A Boy and a Girl? – UPDATE February 8, 2012

Jewel peeks out - Feb 8, 2012Jewel peeks out - Feb 8, 2012The Jewel Den Cam image is kind of dark because the light reflects off the dirt/bedding in the foreground, but the image is clearer than before.  With the new and improved view, we think we saw something—a boy and a girl.  We’re waiting for more views to be sure, but we’d bet on it.  We’re now looking for ways to tell their faces apart.  So far, we don’t see anything unique on either of them—no chest blazes, no prominent brown eyebrow spots, no face or muzzle that is unusually light or dark, no difference in the brown patches cubs have behind the ears.   They may be too young for some of these differences to show up.

See for yourself.  The ‘telling’ footage has been posted to http://www.youtube.com/watch?v=AznG95rPm7o.   What do you think?

Jewel tends her cubs - Feb 8, 2012Jewel tends her cubs - Feb 8, 2012Our mention of handling loss stirred some questions.  Whether a researcher uses drugs or not depends upon the research objectives.  We used drugs for years.  Tranquilizing a bear is not like giving a person a shot in the hospital or a dog a shot at the vet’s office where the doctor can draw back on the syringe a bit to see it there is blood, indicating a blood vessel, and try another spot for injection.  In the field with a wild animal, the injection has to be quick.  We used a syringe on the end of a stick for maximum control of the injection location.  A few bears died anyway.  In many studies, drugs are injected with a dart from a distance, making placement less precise.  No matter what the methods, whenever there are captures of large, powerful mammals, there will be some loss to tranquilizers and to capture injuries that require animals to be euthanized.  In most published papers, researchers report only successful captures that generated useable data.  Few report the handling losses that are an inevitable part of the research—and a part no researcher likes to remember. 

Cub under Jewel's chin - Feb 8, 2012Cub under Jewel's chin - Feb 8, 2012For many wildlife species, tens of thousands are killed each year in hunting seasons.  For black bears, that number is around 55,000 across North America.  The question regarding handling losses in studies where study subjects are more or less interchangeable becomes: How many handling losses are acceptable in order to obtain population data necessary for sustainable management of a species?  Each person would have a different answer.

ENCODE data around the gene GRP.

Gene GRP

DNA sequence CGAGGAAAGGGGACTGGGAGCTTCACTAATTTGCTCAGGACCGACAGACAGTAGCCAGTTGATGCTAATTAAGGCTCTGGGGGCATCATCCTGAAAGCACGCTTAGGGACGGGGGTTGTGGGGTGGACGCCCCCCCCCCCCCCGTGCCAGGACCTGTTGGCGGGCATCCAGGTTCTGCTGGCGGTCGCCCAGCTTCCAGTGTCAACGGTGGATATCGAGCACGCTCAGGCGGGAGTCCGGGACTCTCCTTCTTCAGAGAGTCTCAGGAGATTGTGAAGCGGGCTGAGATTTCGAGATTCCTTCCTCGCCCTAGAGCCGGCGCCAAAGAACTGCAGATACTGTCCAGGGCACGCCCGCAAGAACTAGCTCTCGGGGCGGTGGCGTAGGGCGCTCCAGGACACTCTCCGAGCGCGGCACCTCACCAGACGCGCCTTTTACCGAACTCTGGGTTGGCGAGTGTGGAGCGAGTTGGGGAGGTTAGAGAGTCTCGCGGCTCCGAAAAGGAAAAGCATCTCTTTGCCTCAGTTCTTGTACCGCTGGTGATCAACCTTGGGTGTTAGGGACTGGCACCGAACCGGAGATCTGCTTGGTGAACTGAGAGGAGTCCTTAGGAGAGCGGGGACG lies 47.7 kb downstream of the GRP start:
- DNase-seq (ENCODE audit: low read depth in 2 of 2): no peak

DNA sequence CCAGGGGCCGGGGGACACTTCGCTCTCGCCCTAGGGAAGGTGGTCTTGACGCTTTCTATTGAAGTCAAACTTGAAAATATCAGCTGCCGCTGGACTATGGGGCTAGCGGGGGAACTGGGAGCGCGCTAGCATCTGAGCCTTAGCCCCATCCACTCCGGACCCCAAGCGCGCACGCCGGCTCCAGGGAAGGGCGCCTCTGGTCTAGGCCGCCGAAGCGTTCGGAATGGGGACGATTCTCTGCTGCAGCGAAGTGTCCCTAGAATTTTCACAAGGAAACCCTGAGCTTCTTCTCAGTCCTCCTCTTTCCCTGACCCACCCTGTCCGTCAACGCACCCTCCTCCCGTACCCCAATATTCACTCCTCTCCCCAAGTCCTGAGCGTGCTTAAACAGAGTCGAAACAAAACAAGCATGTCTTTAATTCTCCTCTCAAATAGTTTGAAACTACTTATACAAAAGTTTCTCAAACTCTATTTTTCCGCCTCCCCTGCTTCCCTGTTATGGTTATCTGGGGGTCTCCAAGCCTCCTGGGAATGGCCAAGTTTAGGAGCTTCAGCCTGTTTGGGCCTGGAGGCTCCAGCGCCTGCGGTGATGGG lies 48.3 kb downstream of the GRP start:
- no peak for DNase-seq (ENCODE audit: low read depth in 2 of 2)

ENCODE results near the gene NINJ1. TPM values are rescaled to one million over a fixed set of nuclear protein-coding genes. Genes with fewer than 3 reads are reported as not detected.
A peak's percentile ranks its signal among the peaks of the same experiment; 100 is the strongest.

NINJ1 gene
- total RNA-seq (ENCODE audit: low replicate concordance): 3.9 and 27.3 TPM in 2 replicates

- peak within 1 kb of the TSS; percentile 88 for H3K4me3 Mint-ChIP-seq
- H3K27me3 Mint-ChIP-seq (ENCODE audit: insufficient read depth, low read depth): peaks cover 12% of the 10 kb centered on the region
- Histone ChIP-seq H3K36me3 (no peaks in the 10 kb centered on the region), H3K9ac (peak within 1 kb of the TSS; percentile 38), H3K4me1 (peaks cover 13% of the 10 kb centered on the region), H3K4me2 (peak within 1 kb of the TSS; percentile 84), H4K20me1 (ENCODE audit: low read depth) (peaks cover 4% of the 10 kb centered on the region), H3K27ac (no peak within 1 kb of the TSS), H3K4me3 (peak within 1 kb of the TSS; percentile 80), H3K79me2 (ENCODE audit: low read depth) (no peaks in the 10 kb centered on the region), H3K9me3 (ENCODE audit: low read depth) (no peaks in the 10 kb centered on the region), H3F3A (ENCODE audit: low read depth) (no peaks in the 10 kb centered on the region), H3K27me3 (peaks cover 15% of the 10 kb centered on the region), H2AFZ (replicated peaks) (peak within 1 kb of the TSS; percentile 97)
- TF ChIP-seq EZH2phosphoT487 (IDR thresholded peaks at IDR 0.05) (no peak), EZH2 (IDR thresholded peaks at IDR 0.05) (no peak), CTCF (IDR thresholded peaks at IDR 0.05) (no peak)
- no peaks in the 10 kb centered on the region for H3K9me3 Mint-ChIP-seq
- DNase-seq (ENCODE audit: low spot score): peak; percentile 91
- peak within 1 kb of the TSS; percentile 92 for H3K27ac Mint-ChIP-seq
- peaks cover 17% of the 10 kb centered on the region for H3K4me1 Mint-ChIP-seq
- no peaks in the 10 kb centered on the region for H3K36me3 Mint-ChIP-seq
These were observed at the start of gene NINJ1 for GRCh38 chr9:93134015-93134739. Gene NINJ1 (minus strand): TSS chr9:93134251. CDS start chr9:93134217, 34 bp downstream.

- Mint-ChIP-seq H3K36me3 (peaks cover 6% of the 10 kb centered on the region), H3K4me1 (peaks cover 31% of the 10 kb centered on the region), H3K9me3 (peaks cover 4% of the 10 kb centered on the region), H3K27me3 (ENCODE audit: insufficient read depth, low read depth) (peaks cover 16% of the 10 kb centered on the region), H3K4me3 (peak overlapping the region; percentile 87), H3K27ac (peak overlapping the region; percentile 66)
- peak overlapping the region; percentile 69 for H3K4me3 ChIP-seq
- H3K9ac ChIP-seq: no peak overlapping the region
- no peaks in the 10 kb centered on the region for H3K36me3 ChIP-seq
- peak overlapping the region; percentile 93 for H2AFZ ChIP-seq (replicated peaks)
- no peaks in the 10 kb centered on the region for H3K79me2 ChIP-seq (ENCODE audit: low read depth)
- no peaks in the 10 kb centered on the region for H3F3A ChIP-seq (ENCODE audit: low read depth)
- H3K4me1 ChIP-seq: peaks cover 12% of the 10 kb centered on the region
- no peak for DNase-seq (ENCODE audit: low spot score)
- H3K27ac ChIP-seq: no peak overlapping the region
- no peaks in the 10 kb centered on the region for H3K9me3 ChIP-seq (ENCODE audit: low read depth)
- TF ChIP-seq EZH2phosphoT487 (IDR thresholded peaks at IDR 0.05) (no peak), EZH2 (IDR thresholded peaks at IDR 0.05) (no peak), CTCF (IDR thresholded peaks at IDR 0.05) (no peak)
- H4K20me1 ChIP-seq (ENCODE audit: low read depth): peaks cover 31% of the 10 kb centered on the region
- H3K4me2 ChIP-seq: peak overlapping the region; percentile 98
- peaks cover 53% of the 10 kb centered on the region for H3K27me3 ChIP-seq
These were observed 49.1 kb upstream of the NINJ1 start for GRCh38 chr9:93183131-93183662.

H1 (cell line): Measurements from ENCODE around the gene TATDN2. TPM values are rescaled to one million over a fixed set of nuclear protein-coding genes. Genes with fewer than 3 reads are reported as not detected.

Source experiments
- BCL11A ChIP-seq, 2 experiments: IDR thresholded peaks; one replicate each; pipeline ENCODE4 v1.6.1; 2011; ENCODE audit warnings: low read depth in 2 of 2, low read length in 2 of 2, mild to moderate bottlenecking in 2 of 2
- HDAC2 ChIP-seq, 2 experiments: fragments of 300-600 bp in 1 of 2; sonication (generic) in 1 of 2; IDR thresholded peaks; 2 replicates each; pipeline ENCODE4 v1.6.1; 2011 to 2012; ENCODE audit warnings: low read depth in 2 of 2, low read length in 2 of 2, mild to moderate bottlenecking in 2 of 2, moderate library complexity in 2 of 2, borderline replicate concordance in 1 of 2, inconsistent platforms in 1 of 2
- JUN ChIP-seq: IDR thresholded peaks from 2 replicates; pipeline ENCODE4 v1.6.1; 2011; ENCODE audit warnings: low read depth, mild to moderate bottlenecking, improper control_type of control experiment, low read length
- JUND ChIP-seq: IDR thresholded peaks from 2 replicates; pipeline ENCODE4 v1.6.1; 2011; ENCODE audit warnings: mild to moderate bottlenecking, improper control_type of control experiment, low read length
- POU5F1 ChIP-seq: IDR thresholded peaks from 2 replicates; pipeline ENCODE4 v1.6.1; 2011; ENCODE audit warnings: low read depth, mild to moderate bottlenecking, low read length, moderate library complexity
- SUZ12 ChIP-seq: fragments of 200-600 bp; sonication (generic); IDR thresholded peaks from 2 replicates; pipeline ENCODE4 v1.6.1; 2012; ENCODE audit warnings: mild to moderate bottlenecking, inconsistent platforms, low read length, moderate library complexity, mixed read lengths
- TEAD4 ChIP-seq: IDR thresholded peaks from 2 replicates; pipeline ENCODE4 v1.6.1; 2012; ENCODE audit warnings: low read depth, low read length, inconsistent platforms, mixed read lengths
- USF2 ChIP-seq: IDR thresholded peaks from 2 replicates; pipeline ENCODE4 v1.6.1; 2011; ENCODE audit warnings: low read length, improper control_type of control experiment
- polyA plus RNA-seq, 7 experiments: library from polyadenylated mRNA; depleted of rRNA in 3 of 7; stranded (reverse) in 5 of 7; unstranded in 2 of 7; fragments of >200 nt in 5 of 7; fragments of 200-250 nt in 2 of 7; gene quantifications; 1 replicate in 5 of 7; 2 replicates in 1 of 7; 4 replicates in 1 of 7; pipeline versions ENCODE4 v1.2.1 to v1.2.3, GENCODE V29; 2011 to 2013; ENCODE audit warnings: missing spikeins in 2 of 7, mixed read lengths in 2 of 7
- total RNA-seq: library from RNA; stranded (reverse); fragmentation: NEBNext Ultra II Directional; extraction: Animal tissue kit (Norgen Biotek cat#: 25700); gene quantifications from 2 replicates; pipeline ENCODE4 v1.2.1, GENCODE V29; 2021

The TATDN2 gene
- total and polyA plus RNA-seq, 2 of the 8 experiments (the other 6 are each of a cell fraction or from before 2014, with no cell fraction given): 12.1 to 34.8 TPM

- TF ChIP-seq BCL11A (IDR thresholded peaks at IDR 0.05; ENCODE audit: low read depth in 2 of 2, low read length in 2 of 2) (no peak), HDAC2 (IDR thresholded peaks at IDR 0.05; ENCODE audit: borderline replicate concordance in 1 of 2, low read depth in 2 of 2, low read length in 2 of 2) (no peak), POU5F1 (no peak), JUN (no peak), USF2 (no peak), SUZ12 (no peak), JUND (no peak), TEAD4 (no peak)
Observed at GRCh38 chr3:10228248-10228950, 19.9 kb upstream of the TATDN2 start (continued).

Cub climbs on Jewel's side - Feb 8, 2012Cub climbs on Jewel's side - Feb 8, 2012In our old study, our results and efforts helped reduce Minnesota’s bear hunting season from year-round with no limit on the number of bears killed to a 6-week season with a limit of 1 bear per hunter.  The result was an increasing population that became the healthy population of today.   At the same time, researchers worked together to make research methods more humane, pass the Animal Welfare Act, and update guidelines for future research.   

Over the years, as we learned that black bears are not the ferocious animals we once thought, we developed kinder and gentler research methods that are beyond any guideline ever developed.  We found we could use trust rather than tranquilizers to study bears in ways that reveal more than ever before, while changing attitudes in ways never possible before.  Most people who are following the research bears along with us agree.  Together, we are doing what we can to change attitudes and advance the long-term survival of bear populations.

Thank you for all you do.

Lynn Rogers and Sue Mansfield, Biologists, Wildlife Research Institute and North American Bear Center

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